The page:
Viking wind farm will be a 103-turbine, 443MW onshore wind farm that will harness the excellent wind conditions on the remote Shetland Island to produce enough energy to power almost half a million homes. When complete, it will be the UK’s largest onshore wind farm in terms of annual electricity output, playing a crucial role in contributing towards the UK and Scotland’s net zero targets.
The original consent for the wind farm was approved by Scottish Ministers in 2012, following a decision by Shetland Islands Council not to object in 2010. A revised application was consented again by Scottish Ministers in May 2019, following approval by Shetland Islands Council in December 2018.
In June 2020, SSE Renewables took a final investment decision to proceed with Viking wind farm in a £580m investment step which will drive forward a green economic recovery in Shetland.
The project will support the island’s, Scottish and wider UK supply chains during delivery, creating around 400 jobs at peak construction with a further 35 full-time local operation and maintenance jobs throughout its life.
Construction is planned to scale up in the second half of 2020, providing an immediate boost to the green recovery from the coronavirus pandemic and supporting the UK and Scotland’s commitments to net zero emissions by 2050 and 2045 respectively.
"Viking – For a green recovery in Shetland"
Viking will deliver significant social and economic benefits to Shetland at a time of great economic challenge and uncertainty.
The wind farm underpins the Shetland HVDC link and unlock Shetland’s wider renewable energy potential, delivering Shetland’s future security of electricity supply and helping to decarbonise Shetland’s oil and gas sector. In July 2020 Ofgem approved the Final Needs Case for the 600MW HVDC transmission link connecting Shetland to the GB mainland.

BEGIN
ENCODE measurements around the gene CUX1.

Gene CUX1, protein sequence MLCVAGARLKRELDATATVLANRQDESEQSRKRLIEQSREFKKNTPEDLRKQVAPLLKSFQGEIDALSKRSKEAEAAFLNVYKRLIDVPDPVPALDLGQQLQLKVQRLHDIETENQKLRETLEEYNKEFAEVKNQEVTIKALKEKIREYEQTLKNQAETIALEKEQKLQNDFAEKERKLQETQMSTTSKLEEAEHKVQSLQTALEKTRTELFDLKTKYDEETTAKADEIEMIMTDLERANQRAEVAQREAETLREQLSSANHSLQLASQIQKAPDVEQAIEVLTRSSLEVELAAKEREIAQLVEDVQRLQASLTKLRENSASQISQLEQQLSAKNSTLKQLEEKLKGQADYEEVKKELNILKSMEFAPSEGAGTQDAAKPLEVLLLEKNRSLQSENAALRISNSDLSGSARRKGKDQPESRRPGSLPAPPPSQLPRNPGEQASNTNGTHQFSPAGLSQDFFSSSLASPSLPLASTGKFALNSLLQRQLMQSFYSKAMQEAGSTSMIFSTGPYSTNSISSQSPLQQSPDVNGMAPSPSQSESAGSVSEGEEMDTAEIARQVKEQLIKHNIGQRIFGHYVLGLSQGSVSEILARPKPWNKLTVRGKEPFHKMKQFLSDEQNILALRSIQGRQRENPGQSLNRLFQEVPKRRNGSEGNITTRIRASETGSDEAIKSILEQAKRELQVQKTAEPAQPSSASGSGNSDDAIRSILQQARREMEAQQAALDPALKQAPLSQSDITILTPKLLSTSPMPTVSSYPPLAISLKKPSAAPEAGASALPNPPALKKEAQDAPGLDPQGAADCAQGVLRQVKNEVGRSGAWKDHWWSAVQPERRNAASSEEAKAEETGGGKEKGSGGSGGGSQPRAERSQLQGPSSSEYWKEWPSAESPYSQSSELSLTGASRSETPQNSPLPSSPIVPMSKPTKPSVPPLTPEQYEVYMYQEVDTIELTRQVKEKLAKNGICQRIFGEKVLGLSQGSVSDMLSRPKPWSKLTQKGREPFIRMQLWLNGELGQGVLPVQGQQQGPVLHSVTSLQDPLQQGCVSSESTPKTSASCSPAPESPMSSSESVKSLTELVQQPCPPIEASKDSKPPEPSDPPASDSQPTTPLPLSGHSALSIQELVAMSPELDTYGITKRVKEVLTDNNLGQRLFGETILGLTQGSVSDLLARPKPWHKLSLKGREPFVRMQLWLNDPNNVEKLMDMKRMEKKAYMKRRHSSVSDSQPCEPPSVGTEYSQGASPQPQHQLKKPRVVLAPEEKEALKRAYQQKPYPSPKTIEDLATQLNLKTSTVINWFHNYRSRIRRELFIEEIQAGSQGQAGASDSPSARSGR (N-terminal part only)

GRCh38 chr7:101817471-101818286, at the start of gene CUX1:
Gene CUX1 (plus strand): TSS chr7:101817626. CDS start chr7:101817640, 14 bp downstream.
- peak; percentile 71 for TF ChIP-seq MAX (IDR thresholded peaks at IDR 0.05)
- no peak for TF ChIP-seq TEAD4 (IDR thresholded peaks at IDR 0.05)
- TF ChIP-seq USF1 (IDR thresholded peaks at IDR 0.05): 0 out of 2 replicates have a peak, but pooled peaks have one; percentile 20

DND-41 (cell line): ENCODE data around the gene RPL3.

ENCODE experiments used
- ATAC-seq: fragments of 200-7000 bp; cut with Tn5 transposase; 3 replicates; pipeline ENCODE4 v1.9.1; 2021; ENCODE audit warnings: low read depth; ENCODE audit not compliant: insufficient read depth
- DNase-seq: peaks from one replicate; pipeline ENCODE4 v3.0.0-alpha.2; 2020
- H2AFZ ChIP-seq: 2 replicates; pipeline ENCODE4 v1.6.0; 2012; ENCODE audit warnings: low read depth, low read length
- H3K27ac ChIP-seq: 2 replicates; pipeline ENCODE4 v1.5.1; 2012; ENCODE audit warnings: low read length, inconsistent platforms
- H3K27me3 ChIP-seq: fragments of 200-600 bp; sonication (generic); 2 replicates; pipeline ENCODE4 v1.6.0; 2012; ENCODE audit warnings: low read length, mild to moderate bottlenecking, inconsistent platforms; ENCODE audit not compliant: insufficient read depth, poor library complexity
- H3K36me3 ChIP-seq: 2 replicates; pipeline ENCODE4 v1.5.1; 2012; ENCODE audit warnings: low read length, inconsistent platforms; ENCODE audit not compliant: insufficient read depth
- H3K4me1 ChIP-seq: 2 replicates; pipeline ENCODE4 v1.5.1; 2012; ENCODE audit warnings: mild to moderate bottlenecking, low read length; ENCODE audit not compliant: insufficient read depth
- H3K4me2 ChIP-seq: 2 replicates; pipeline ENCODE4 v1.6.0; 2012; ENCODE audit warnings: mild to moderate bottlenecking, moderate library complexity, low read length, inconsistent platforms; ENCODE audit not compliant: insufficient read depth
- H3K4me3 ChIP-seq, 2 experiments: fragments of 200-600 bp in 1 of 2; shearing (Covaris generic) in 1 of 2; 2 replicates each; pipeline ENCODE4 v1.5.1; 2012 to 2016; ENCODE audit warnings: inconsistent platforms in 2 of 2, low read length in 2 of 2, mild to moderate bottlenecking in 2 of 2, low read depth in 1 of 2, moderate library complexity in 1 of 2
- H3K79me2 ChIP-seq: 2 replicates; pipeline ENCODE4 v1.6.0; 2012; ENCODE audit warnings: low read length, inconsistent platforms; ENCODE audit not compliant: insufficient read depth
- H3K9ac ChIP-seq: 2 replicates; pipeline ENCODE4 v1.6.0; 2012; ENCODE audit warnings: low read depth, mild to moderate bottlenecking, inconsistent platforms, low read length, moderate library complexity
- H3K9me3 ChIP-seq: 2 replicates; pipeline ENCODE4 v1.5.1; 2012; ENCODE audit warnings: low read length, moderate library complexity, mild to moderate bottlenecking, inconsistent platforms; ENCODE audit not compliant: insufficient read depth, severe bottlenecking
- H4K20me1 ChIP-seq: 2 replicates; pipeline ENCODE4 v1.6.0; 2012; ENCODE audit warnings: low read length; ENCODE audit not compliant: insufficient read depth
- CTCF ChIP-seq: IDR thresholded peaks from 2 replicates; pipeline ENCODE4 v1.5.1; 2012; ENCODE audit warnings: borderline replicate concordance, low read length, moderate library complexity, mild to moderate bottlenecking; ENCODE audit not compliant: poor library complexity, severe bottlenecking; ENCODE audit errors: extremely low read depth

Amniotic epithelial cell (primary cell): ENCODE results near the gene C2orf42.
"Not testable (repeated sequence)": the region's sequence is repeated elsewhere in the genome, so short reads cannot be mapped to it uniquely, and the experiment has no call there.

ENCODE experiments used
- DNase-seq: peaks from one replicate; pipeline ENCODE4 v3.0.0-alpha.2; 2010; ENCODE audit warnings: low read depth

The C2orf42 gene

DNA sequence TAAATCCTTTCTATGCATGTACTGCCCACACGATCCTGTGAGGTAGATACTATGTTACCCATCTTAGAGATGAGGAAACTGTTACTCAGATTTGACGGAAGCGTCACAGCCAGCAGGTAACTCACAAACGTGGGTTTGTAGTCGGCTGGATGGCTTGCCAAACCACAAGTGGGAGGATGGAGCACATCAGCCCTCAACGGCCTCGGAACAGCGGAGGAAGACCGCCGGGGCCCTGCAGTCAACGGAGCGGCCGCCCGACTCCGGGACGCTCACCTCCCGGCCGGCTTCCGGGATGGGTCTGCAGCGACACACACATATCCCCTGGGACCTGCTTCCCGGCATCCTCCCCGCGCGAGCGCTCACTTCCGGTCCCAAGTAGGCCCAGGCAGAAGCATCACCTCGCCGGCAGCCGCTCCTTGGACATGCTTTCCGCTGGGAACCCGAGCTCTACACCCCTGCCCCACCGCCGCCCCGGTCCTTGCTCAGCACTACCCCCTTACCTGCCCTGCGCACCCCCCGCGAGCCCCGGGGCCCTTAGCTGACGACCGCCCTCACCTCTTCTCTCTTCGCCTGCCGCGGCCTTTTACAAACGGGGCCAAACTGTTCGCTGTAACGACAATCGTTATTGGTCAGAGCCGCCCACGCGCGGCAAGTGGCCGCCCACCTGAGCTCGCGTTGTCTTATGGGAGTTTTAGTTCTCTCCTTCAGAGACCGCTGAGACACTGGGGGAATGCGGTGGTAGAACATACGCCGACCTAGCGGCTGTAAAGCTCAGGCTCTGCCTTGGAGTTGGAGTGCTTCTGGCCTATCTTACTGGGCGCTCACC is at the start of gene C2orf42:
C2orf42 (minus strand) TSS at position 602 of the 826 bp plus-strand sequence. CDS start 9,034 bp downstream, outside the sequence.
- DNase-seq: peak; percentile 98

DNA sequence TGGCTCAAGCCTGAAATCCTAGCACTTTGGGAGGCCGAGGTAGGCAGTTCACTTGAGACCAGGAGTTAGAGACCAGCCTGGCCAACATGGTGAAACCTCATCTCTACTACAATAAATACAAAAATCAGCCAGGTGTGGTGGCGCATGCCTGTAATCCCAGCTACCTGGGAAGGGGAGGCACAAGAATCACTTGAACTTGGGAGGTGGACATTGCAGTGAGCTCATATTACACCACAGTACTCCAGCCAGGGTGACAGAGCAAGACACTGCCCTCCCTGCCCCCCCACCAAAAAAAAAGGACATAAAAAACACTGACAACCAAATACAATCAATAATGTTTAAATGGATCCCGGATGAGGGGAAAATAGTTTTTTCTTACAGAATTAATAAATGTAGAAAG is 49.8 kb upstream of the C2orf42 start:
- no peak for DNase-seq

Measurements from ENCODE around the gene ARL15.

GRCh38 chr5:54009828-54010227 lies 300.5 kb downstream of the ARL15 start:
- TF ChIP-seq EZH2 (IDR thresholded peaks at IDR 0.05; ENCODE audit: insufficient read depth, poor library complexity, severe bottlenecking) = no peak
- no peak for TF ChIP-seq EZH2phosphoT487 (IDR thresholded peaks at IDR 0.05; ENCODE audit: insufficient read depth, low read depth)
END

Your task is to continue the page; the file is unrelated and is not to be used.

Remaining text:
Viking brings direct benefits to the community. It is expected that over 400 jobs will be created during construction with multiple supply and sub-contract opportunities for local businesses.
Scottish firm RJ McLeod was appointed principal contractor in July 2020 and is in advanced talks with the local supply chain and has already begun direct recruitment locally.
Viking expects to create around 35 direct new jobs during the operational lifetime of the wind farm and is committed to the training of local people and apprentices and supporting local schools and colleges to encourage STEM careers.
In August 2020 it was announced Vestas will manufacture, deliver and install 103 turbines for the 443MW onshore wind project. As part of the deal Vestas will service the wind farm when operational, with the ambition to establish a Shetland-based service organisation providing high quality employment opportunities supported by an apprentice programme.
Viking is committed to a community benefit fund of around £55.4m (£70m when indexed) over the 25 year lifetime of the wind farm. A further £1.6m in additional community benefit will be paid during Viking’s construction phase – bringing total direct community benefit to around £57m, at today’s values, over the lifetime of the wind farm. The four community council areas which play host to Viking’s turbines will be prioritised in the distribution of these benefits.
The people of Shetland will benefit from a preferred return on Shetland Charitable Trust’s initial financial stake in Viking each year for the lifetime of the wind farm. Shetland Islands Council will benefit directly as a landowner on the site and over 200 crofting families will benefit from 50% of the wider ground rental payments on crofted estates.
Viking will provide a new public road at Sandwater which will benefit the travelling public in Shetland for decades to come and improve east-west linkage of the public road network. Viking will also cooperate with the aims and objectives of the Shetland Outdoor Access Forum to improve the public’s access and enjoyment of the wind farm site.
Much of the Viking site is located on heavily eroding and degraded peat and is therefore a net emitter of that stored carbon. Viking’s Habitat Management Plan (HMP) has been approved by SEPA, SNH and Shetland Islands Council. An independent expert advisory group, Shetland Windfarm Environmental Advisory Group (SWEAG) will oversee the comprehensive programme of conservation measures, which include extensive peat restoration over 260 hectares of significantly damaged and eroded habitat.
For more information on Viking wind farm please visit its dedicated website.
|About Viking wind farm|
|Number of turbines||103|